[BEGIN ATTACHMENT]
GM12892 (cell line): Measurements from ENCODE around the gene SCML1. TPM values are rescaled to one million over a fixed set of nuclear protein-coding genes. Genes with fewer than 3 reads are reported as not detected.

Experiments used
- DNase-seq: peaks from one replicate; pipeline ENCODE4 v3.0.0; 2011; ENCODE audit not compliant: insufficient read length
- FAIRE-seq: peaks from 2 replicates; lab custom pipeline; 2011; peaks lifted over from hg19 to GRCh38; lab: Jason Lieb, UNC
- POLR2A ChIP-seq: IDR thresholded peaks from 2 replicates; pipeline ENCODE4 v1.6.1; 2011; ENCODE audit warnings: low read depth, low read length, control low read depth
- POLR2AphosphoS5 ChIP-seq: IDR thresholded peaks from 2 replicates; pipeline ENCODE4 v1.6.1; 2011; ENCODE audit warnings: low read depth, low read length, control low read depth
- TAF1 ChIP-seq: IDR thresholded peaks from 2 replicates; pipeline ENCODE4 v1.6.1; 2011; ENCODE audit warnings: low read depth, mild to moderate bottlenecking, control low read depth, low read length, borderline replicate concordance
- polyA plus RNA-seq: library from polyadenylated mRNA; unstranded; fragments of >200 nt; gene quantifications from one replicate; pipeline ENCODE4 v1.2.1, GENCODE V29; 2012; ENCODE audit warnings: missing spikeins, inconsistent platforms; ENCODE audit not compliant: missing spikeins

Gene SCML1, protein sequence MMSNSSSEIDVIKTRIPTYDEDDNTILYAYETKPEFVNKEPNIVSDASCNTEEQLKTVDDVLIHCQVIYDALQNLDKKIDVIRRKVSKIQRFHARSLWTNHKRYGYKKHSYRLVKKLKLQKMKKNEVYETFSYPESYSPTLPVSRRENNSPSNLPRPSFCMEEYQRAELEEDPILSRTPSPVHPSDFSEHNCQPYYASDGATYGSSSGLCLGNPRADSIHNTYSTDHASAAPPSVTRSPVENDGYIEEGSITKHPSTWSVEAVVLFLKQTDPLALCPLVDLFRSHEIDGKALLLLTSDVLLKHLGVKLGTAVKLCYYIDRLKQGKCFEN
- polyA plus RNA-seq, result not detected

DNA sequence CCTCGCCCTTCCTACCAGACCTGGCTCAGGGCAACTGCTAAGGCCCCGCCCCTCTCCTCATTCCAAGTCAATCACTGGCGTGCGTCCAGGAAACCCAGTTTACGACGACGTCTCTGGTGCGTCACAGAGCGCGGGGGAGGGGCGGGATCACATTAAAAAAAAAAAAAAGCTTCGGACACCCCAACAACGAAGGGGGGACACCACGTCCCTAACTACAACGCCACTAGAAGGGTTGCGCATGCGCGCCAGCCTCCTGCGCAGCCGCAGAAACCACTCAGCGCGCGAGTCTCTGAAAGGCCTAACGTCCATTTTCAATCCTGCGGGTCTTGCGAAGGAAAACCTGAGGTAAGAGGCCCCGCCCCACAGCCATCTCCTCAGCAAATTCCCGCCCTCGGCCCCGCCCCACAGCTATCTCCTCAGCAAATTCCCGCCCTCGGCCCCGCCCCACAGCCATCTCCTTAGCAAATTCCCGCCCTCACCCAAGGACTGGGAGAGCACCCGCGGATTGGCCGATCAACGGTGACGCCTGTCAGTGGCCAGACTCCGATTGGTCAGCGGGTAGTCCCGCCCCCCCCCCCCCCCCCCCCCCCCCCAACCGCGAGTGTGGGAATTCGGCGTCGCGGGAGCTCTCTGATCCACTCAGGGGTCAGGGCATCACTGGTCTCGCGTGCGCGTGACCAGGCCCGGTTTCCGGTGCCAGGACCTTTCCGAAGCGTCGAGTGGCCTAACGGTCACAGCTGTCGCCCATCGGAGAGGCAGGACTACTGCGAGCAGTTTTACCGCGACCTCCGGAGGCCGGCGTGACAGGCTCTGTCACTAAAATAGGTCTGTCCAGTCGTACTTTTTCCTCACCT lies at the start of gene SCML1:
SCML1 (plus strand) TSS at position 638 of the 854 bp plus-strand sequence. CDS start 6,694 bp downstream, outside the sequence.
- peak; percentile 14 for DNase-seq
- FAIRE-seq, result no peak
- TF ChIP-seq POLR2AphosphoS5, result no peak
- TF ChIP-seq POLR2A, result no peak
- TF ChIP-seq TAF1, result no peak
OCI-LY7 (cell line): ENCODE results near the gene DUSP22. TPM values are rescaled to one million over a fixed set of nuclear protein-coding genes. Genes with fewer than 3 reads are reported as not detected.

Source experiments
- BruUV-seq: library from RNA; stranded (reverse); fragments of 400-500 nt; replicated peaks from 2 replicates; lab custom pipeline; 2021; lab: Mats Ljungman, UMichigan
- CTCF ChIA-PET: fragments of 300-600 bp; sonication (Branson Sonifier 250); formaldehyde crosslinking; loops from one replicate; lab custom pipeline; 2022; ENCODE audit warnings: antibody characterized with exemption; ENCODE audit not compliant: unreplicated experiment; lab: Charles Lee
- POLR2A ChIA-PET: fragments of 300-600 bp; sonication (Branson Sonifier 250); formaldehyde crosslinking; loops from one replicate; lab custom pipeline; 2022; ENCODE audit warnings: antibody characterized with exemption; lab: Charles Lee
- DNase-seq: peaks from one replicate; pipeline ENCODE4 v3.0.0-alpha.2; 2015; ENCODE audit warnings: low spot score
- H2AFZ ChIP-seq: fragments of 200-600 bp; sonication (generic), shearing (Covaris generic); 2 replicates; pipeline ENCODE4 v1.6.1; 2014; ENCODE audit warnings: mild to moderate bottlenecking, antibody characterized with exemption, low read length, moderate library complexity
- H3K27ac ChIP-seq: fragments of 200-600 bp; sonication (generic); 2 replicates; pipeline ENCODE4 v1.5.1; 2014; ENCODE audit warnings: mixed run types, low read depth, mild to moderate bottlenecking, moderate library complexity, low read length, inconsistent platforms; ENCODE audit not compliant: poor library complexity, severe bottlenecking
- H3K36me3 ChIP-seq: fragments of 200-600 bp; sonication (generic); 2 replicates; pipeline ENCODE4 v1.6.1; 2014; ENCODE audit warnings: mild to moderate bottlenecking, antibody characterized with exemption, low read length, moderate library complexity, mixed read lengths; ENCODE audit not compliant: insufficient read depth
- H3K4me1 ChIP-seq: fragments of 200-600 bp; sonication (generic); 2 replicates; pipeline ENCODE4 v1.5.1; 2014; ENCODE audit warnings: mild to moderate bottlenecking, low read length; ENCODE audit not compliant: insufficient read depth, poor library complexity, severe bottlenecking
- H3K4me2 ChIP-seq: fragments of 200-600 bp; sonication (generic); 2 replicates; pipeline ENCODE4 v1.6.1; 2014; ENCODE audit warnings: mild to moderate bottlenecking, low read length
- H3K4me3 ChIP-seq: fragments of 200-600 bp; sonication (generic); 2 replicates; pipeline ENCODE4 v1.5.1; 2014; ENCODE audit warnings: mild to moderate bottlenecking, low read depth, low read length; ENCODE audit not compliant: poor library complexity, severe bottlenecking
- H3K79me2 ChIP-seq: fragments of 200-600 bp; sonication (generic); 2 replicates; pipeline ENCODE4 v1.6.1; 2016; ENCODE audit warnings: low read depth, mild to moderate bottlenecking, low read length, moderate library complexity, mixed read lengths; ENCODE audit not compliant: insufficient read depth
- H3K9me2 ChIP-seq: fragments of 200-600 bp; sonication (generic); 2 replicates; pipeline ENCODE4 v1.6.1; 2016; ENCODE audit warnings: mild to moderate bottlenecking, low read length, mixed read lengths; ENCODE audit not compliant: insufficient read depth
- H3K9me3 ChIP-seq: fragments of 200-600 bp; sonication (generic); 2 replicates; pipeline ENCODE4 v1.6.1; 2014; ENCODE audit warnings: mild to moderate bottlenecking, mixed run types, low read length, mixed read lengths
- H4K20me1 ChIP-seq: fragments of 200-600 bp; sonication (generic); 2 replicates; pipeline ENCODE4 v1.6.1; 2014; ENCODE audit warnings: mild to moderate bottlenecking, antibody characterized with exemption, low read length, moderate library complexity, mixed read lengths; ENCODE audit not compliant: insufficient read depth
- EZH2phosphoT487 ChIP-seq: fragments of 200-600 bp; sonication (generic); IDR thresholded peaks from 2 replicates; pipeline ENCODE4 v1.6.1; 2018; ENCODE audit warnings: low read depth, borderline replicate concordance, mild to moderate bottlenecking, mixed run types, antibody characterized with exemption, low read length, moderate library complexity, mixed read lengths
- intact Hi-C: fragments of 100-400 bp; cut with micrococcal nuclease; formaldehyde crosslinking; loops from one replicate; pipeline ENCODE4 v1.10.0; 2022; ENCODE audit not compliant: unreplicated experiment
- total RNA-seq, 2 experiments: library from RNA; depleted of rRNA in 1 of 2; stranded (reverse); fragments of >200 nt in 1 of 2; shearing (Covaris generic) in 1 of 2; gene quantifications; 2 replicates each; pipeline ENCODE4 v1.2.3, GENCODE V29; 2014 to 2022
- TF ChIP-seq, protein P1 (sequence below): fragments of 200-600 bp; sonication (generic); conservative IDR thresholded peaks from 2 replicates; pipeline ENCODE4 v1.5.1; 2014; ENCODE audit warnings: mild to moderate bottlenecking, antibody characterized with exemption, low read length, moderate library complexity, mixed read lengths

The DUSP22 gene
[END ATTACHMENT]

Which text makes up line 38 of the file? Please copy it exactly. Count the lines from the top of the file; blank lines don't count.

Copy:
The DUSP22 gene